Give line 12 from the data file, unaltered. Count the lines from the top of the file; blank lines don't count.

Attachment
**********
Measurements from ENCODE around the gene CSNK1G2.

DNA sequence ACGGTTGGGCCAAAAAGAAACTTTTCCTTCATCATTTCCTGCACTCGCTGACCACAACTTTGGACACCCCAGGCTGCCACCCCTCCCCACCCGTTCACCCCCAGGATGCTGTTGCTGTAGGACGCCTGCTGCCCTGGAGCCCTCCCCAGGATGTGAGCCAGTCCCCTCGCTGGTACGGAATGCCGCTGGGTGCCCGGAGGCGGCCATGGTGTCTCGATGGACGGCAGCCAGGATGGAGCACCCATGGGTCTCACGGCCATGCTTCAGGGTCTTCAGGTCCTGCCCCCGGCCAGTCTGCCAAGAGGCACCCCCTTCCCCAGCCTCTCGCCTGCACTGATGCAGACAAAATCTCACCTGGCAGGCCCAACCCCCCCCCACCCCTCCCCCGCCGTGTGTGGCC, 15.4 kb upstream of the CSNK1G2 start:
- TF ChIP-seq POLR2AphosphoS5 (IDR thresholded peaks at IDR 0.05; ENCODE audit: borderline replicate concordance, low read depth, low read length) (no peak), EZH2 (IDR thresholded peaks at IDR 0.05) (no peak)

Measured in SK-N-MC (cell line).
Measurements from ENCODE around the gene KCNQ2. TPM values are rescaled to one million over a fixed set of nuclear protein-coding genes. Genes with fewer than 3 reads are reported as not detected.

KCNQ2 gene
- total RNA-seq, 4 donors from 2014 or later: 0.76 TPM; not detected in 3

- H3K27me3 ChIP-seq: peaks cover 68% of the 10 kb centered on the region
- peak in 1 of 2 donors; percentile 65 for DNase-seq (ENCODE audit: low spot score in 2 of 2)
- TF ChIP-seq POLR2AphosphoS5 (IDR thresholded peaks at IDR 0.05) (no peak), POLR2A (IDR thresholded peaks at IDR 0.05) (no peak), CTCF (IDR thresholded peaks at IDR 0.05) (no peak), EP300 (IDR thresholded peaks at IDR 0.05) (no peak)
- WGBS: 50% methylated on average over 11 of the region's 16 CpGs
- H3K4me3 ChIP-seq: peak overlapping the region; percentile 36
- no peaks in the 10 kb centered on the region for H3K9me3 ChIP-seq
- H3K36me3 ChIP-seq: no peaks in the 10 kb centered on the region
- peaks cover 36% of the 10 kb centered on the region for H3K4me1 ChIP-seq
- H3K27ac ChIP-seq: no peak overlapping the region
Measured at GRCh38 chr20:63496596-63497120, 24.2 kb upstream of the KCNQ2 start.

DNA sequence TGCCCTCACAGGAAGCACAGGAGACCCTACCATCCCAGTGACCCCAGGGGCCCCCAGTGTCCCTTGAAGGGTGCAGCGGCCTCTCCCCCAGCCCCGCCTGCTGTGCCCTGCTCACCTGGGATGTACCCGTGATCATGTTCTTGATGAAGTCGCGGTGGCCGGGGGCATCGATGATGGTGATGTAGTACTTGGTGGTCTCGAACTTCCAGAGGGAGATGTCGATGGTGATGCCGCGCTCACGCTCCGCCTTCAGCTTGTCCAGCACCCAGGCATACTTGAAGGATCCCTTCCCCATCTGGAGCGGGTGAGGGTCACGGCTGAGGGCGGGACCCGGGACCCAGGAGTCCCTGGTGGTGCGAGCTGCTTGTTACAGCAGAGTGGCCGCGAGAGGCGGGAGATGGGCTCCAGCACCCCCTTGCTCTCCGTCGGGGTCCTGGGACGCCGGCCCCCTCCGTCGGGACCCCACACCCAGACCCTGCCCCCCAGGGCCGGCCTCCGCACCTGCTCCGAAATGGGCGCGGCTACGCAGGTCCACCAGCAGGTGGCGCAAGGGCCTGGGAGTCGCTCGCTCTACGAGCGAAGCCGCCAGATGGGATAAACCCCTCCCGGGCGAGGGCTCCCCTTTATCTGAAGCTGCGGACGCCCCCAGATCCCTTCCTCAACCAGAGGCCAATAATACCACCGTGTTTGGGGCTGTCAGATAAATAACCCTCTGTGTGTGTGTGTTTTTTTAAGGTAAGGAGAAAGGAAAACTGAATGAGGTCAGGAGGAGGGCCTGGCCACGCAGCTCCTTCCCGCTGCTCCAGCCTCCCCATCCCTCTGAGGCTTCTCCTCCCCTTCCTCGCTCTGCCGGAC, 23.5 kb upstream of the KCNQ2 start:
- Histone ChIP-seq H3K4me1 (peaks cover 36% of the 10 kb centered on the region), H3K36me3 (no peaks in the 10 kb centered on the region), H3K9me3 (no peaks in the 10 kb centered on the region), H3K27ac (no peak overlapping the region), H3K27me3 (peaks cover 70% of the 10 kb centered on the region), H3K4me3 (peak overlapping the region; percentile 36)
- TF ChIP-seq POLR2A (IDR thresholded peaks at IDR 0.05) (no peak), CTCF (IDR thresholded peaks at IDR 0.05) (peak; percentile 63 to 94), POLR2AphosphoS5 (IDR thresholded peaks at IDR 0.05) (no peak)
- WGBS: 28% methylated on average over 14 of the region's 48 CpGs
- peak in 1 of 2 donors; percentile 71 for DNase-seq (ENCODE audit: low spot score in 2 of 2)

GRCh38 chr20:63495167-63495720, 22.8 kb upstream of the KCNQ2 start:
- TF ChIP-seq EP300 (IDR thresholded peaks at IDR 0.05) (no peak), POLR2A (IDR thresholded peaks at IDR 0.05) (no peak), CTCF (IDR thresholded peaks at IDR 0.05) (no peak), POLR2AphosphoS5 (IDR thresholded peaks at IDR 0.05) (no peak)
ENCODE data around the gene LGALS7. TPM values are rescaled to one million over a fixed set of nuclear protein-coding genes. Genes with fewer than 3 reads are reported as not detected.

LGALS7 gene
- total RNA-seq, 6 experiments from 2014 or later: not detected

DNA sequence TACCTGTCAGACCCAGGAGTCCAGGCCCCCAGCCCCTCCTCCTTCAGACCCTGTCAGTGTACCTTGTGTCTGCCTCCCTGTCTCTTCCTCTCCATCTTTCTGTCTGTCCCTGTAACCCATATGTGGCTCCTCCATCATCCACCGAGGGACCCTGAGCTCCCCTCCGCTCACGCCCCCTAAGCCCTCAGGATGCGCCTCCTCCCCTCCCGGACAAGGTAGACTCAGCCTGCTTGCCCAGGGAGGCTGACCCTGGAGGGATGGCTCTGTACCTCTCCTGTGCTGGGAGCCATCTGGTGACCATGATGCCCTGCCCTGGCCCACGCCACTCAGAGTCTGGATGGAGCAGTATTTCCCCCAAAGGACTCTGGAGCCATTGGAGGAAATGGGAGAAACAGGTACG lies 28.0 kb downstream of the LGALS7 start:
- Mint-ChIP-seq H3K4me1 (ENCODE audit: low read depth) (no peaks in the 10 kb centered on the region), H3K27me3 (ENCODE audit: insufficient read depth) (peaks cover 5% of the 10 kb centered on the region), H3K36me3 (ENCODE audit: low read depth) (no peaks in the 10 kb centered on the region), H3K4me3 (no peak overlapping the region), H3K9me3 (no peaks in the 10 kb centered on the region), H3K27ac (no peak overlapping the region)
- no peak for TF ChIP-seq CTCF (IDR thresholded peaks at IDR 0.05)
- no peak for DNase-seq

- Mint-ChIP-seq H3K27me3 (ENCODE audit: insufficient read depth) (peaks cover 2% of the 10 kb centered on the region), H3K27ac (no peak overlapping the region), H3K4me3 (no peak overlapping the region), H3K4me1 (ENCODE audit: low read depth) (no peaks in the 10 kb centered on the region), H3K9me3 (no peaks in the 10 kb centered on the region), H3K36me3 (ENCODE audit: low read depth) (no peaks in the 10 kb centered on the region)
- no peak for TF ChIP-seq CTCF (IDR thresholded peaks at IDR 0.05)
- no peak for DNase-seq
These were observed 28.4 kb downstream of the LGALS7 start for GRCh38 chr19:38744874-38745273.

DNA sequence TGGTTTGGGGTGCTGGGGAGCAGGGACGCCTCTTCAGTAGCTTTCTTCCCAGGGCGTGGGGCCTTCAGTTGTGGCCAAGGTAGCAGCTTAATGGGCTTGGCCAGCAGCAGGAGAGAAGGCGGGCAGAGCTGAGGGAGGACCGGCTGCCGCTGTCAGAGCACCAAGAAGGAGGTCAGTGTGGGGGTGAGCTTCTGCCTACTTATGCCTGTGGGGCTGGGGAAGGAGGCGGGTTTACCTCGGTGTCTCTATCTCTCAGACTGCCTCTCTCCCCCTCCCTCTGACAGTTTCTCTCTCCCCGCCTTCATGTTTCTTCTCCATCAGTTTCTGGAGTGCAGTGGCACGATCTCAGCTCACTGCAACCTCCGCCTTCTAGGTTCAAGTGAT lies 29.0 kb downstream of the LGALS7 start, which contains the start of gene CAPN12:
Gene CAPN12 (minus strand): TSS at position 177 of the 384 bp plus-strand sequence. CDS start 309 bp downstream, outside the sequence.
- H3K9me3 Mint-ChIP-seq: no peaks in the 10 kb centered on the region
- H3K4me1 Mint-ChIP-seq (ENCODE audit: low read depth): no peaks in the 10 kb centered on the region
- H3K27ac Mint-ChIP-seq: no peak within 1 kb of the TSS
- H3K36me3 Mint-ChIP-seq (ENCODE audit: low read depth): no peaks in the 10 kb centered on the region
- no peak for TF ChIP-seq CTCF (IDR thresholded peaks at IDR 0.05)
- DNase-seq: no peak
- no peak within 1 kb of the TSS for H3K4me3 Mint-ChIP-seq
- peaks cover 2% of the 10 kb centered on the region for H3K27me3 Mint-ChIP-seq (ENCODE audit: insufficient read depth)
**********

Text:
- H3K4me3 ChIP-seq: peak overlapping the region; percentile 36